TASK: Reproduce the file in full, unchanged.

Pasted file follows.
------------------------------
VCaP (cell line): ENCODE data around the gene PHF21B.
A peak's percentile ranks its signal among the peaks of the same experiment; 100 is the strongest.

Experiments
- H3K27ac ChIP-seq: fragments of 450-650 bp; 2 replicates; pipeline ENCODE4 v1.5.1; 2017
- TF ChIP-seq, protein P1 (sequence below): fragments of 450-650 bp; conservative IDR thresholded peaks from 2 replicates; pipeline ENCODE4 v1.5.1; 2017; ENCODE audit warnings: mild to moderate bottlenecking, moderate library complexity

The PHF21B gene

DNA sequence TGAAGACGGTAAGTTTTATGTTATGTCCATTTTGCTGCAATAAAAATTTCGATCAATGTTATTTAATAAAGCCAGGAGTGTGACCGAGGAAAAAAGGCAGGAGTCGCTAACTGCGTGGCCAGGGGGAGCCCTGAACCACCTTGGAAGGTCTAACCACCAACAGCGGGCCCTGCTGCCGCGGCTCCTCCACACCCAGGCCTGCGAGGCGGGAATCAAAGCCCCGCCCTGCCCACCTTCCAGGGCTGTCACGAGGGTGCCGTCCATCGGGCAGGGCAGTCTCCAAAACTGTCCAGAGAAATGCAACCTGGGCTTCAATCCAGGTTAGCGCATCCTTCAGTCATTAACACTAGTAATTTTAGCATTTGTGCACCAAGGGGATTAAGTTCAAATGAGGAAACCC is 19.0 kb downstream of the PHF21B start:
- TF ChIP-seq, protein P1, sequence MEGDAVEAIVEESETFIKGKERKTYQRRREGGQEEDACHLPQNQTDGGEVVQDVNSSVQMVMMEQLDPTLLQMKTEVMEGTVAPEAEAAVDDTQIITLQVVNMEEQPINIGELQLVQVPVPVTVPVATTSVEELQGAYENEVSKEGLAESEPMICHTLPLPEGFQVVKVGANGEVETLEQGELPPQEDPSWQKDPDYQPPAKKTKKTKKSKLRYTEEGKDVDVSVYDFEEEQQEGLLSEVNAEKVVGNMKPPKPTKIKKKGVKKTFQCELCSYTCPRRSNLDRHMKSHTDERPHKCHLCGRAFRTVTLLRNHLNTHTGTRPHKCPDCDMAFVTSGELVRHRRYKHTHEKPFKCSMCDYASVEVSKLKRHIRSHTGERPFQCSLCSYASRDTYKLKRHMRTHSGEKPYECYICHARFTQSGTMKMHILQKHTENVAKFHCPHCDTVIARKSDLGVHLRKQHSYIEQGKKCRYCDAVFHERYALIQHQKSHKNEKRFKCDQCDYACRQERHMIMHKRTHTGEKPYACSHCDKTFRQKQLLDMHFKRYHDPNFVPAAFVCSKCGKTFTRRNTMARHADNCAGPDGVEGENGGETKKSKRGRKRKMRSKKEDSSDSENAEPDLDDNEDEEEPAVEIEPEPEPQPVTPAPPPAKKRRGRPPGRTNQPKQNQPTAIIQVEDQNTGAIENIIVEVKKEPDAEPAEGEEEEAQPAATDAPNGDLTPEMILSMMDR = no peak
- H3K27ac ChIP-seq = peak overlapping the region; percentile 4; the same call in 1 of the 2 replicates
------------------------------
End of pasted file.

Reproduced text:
VCaP (cell line): ENCODE data around the gene PHF21B.
A peak's percentile ranks its signal among the peaks of the same experiment; 100 is the strongest.

Experiments
- H3K27ac ChIP-seq: fragments of 450-650 bp; 2 replicates; pipeline ENCODE4 v1.5.1; 2017
- TF ChIP-seq, protein P1 (sequence below): fragments of 450-650 bp; conservative IDR thresholded peaks from 2 replicates; pipeline ENCODE4 v1.5.1; 2017; ENCODE audit warnings: mild to moderate bottlenecking, moderate library complexity

The PHF21B gene

DNA sequence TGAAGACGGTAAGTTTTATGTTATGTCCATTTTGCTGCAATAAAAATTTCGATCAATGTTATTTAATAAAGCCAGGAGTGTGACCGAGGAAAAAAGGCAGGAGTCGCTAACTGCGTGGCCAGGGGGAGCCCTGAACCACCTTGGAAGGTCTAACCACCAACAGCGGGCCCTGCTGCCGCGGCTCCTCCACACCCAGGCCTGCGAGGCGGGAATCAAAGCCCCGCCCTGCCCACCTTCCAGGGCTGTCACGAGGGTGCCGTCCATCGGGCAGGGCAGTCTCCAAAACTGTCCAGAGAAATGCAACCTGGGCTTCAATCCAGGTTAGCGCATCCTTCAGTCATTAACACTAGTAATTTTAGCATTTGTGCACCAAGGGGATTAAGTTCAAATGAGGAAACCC is 19.0 kb downstream of the PHF21B start:
- TF ChIP-seq, protein P1, sequence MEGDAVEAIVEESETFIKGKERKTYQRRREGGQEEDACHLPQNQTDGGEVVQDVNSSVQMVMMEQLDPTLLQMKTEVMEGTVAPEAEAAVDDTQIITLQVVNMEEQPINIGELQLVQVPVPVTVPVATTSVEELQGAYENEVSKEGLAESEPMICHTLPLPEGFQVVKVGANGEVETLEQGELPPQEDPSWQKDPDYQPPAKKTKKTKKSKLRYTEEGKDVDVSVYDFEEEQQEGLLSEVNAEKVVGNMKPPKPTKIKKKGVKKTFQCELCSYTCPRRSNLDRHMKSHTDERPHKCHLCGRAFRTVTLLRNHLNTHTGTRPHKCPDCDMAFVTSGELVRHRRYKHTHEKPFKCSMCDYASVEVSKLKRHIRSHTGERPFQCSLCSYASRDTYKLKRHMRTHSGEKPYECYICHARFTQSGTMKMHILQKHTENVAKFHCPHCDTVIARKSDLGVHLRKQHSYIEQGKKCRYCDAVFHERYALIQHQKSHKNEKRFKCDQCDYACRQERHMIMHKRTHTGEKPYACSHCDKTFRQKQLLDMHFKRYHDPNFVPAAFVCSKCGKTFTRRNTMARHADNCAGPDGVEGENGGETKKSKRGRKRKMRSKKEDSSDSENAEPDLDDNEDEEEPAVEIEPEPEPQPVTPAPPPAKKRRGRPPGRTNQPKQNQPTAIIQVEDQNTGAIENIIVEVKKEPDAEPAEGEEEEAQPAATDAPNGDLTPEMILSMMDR = no peak
- H3K27ac ChIP-seq = peak overlapping the region; percentile 4; the same call in 1 of the 2 replicates